Five new regional products recognised in West Flanders

Summary

Let five delicacies, newly recognised as official regional products, lure you to West Flanders for a culinary tour

From split waffles to felled rolls

When you visit a region in Flanders that you’ve never been to before, be sure to find out which streekproduct, or regional product, it’s known for. Because almost every area has its own speciality – sometimes with a colourful story behind it – and many have more than one.

Five West Flemish products have recently been recognised by Flanders’ agency supporting agriculture and fishing (Vlam) as official regional products. Some of them can only be found in West Flanders.

Recognised regional products are sometimes only found in the region they originate, though often they are shipped to other outlets in Belgium or abroad. And some are simply copied by other bakers or caterers.

The mattentaart, for instance – also recognised as a regional product by the European Union – can only be named as such if it’s made in Geraardsbergen or Lierde, East Flanders. But bakers around Flanders make it and sell it by the same name simply because it’s immediately recognisable. (It’s delicious, by the way, a dense pastry made with buttermilk.)

The great equaliser

Another unmissable pastry, though you could think of it more as a dessert, is the Poperingse mazarinetaart, one of the new recognised regional products. The basic pastry – a mixture of flour, eggs, yeast and salt – is shaped into balls and baked. Once out of the oven, a hole is cut out of the centre. Then it is smothered in a syrup made from sugar, water and butter, which trickles inside the hole. A sprinkling of cinnamon, and it’s done.

The pastry was a great equaliser in the Poperinge of the past: while the well-to-do served it as a dessert at dinner parties and special occasions such as weddings and funerals, the “folk” ate it at the local fun fair.

Now it’s made by one shop and one restaurant: Chocalaterie Stijn sells a box of five mazarinetaart, while Terminus Restaurant, in nearby Watou, serves it as a dessert topped with ice cream.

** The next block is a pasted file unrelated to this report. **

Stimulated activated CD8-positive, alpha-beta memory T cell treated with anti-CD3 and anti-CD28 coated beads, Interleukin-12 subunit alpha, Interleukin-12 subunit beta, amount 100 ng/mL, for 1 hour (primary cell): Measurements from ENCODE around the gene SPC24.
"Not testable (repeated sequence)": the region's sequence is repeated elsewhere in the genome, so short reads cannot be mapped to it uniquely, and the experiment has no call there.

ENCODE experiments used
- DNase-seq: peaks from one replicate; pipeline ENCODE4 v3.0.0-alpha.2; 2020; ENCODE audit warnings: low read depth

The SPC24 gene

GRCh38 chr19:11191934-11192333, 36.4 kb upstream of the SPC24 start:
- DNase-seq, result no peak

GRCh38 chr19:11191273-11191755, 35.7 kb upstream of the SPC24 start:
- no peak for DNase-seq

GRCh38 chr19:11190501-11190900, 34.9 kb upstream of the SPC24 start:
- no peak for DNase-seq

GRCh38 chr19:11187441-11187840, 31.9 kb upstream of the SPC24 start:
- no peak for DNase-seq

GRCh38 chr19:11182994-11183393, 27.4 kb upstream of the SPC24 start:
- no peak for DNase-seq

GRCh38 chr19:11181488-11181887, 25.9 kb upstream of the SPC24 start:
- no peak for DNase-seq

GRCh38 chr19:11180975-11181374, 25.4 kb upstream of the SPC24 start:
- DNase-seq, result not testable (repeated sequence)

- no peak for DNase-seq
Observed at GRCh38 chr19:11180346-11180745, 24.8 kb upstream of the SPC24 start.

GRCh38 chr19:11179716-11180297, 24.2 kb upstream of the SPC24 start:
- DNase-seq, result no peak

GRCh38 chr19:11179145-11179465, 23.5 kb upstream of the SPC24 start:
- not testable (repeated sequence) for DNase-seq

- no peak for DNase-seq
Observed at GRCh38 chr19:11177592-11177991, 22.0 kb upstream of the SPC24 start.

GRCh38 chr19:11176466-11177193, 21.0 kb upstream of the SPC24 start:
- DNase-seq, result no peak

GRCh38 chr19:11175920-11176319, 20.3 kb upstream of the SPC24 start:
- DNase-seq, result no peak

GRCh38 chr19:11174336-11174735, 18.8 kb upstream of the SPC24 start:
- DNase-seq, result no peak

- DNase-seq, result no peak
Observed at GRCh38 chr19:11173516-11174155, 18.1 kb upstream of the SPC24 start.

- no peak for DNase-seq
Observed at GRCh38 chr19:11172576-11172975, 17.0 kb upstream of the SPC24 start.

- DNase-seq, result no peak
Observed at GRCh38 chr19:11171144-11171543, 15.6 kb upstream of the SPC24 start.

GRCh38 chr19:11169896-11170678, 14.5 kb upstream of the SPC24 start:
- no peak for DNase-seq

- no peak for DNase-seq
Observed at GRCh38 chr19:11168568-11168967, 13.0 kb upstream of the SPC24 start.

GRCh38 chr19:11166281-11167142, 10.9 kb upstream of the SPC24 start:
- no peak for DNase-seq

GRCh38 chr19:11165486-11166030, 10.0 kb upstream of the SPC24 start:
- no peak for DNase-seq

Foodies of Ostend

On the coast in Ostend, meanwhile, Vanheste Bakery is churning out splitwafels, which find yummy fillings like vanilla or cherry cream sandwiched between waffle biscuits. In the same city, gekapte vloerpistolets (literally “felled rolls”) are now recognised as regional products. Decock Bakery is responsible for these simple bread rolls with slashes down the middle, so they can be easily separated to hold the sandwich fillings of your choice.

Ostend is home to yet another newly recognised regional product: filet d’Anvers on the basis of the West Flemish cattle known as rood ras. The smoked filet d’Anvers beef, already recognised as a regional product in Antwerp and Limburg provinces, is prepared using meat from the rood ras and then hung in the open air by Deschildre Streekproducten. (It is, by the way, a perfect filling for the vloerpistolet.)

Finally, Houtlandse coffee from Koffie Torenhof in nearby Ichtegem is now a recognised regional product. The Hanssens family produced a number of goods but began specialising in coffee after the Second World War. Their Dessert blend is the longest-running: Pieter Hanssens slow-roasts the Arabica beans himself at 220-230°C.

Tornhof also deals in tea, and you can buy the products to take home or enjoy them at the cafe on the coffee roaster site, which is a protected monument.

Photo: Terminus Restaurant in Watou serves its warm mazarinetaart in a bowl, with a scoop of ice cream at your request
©Courtesy Vlam